The American-Cinquain style
The American-Cinquain styleWalterrean Salley
The American-Cinquain style was created by a woman named Adelaide Crapsey. The Cinquain is a short poem, composed of five lines, usually unrhymed. As a rule, each line consists of a certain number of syllables. The pattern is: 2-4-6-8-2. The first line has two syllables. The second line has four syllables. The third line has six. The fourth line has eight. And the fifth line, like the first, has two syllables. It is a favorite poetic style, and widely used.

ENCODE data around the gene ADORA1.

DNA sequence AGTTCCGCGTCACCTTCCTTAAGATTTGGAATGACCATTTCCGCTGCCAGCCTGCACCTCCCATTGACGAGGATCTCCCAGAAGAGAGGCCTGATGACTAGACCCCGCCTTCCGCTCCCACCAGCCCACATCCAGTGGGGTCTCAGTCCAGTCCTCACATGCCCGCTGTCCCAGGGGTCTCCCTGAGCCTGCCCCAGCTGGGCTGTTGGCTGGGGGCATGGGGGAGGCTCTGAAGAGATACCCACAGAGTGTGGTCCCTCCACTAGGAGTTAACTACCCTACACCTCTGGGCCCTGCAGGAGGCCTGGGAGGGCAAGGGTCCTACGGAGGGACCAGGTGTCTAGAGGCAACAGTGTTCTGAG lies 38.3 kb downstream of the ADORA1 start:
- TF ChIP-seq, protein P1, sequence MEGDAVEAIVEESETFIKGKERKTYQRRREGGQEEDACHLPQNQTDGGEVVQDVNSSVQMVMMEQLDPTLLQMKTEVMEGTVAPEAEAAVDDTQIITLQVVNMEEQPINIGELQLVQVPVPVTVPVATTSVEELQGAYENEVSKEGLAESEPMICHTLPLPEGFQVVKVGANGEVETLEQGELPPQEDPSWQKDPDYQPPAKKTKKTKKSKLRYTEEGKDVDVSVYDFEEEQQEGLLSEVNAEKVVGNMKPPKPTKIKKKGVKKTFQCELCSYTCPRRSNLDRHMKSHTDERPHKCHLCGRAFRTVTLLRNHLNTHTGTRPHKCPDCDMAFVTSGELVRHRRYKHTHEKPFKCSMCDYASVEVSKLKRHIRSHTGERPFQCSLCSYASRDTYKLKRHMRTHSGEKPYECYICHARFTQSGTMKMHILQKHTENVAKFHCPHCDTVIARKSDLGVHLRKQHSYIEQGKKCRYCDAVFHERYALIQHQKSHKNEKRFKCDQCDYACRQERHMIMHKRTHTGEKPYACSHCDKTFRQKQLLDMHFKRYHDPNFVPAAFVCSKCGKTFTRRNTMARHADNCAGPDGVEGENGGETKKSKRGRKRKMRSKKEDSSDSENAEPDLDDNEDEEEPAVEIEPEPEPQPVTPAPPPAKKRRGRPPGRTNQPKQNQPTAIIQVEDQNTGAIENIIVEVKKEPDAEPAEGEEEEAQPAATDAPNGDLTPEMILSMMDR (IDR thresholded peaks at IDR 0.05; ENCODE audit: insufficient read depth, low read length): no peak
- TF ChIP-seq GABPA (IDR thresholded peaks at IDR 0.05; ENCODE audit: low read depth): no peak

A year after her death, Adelaide Crapsey’s book, titled ‘Verses‘ was published, which included twenty-eight cinquains. And she always titled her cinquains. Through structure and strong imagery, she intimated a clear picture with mood and feeling. The following is an example of her cinquain style. The title is ‘November’s Night.’
With faint dry sound,
Like steps of passing ghosts,
The leaves, frost-crisp'd, break from the trees
Footnote: The above information pertains to the American Cinquain-poetic style and was compiled by Walterrean Salley.
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